It would be very wrong to write of the work of Samuel Miller and not comment on what is perhaps his most well-known work today, An Essay on the Warrant, Nature, and Duties of the Office of the Ruling Elder. Those readers who are members of the OPC will be glad to hear that Miller was a three office man, that is he believed that the offices of teaching and ruling elder were distinct, and often as I have read his defense of the three office view, I have had to say “almost thou persuadest me to be a three office man.” The Ruling Elder was so influential that during the 19th century it was widely read in Scotland and actually did much to restore the importance of the office of elder in that country. It did however precipitate a lengthy controversy with the Southern Presbyterians who argued that elder was actual one office with two types, Ruling and Teaching. They also argued that Ruling Elders should lay hands on Pastors when they were ordained, and that they were necessary for forming a quorum of Presbytery. Miller argued in print against both of these views.
In his controversy with the Episcopalians, who did not believe in the office of ruling elder at all, Miller had pointed out that this office was of Apostolic institution and that, the book of Acts records that they ordained elders, plural, in every church, small as well as great, and that this could not possibly be referring to a plurality of Ministers:
“The idea that it was considered as necessary, at such a time, that every Church should have two, three, or four Pastors, or Ministers, in the modern popular sense of those terms, is manifestly altogether inadmissible. But if a majority of these Elders, whatever their ordination or authority might be, were in fact employed, not in teaching, but in ruling, all difficulty vanishes at once.”
He also defended the necessity of these Ruling Elders, not only to provide a check to the power of pastors, but also for the well-being of pastors by arguing that without Ruling Elders, Pastors could not possibly perform all the duties that are required of them:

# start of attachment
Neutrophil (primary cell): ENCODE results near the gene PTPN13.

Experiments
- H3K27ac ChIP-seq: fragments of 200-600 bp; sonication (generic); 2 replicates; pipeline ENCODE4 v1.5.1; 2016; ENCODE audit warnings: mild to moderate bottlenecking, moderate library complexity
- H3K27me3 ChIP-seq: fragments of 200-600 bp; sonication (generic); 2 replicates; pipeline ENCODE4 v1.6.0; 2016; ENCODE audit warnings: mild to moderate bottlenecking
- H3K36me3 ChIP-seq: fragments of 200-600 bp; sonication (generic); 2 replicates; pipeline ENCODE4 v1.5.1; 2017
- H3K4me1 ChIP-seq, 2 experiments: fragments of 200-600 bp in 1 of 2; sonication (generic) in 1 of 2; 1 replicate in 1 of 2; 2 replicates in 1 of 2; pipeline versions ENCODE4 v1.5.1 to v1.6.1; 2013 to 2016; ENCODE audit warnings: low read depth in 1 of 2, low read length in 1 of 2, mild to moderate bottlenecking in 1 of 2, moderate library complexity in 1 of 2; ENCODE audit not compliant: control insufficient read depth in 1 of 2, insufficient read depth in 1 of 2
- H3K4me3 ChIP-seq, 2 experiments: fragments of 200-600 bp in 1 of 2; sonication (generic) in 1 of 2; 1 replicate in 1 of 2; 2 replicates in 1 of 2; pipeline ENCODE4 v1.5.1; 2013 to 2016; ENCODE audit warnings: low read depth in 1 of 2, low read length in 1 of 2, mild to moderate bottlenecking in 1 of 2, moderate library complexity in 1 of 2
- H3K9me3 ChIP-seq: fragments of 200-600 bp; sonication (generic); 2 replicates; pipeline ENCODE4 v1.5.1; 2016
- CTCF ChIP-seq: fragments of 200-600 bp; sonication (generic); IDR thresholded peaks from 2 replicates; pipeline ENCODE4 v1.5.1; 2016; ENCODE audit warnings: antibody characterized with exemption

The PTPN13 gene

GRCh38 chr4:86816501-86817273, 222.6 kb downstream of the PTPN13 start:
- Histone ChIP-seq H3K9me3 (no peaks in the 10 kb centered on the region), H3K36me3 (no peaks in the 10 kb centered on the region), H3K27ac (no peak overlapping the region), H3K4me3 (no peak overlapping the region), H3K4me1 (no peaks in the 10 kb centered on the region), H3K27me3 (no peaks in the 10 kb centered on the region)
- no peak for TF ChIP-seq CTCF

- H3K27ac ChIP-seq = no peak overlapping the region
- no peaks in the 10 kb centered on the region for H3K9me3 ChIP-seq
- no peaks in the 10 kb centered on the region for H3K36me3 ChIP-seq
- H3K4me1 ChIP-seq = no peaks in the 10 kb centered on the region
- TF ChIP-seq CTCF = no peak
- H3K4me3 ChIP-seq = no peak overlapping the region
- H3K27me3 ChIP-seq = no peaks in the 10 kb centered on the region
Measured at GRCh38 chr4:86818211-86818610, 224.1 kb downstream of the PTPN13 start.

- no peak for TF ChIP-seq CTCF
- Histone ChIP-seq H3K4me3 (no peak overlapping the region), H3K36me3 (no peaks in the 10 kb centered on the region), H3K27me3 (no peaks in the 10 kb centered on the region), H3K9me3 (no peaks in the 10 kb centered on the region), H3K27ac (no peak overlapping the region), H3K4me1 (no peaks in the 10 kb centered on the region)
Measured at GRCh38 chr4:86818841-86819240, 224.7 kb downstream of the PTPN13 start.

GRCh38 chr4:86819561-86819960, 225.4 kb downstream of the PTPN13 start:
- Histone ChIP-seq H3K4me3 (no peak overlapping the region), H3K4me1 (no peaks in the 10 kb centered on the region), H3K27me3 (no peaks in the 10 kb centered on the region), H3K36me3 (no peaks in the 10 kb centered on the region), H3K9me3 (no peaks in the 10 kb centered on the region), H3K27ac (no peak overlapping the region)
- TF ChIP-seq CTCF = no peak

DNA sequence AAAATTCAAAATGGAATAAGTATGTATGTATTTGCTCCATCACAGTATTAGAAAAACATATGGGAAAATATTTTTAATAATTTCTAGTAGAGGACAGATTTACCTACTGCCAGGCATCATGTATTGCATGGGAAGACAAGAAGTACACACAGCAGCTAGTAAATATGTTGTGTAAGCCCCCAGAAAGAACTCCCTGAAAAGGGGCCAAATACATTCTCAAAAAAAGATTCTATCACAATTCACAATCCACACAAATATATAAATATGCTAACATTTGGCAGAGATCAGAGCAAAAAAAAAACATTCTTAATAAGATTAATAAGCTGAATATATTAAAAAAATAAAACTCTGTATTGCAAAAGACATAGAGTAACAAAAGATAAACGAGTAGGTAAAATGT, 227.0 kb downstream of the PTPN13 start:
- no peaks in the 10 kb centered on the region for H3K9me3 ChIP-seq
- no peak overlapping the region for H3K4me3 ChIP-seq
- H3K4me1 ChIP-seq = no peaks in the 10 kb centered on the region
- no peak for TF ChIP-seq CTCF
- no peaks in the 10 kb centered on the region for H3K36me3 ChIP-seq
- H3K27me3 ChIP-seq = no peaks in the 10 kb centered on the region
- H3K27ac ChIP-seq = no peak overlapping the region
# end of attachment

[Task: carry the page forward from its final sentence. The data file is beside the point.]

“Now the question is, by whom shall all these multiplied, weighty and indispensable services be performed? Besides the arduous work of public instruction and exhortation, who shall attend to all the numberless and ever-recurring details of inspection, warning and visitation, which are so needful in every Christian community? Will any say, it is the duty of the pastor of each Church to perform them all? The very suggestion is absurd. It is physically impossible for him to do it. He cannot be every where, and know everything. He cannot perform what is expected from him, and at the same time so watch over his whole flock as to fulfil every duty which the interest of the Church demands. He must “give himself to reading;” he must prepare for the services of the pulpit; he must discharge his various public labors; he must employ much time in private, in instructing and counselling those who apply to him for instruction and advice; and he must act his part in the concerns of the whole Church with which he is connected. Now, is it practicible for anyman, however diligent and active, to do all this, and at the same time to perform the whole work of inspection and government over a congregation of the ordinary size! We might as well expect and demand any impossibility; and impossibilities the great and merciful Head of the Church requires of no man.”
This is a truth that I can testify to by experience, and it seems clear that the decline of the office of Ruling Elder is one of the reasons we’ve seen Programs, hired counselors, and small groups taking the place of active shepherding in the modern church.
Intimately related to that work of shepherding is something else that is rapidly disappearing from the church, but which was stressed by Miller in his work on the Ruling Elder, namely the necessity of the regular pastoral visitation of the members of the flock:
It is the duty of ruling elders, also, to visit the members of the church and their families _ with the pastor, if he requests it, without him, if he does not _ to converse with them; to instruct the ignorant; to confirm the wavering; to caution the unwary; to reclaim the wandering; to encourage the timid; and to excite and animate all classes to a faithful and exemplary discharge of duty. It is incumbent on them to consult frequently and freely with their pastor on the interests of the flock committed to their charge; to aid him in forming and executing plans for the welfare of the church; to give him, from time to time, such information as he may need to enable him to perform aright his various and momentous duties; to impart to him, with affectionate respect, their advice; to support him with their influence; to defend his reputation; to enforce his just admonitions; and, in a word, by every means in their power, to promote the comfort and extend the usefulness of his labours.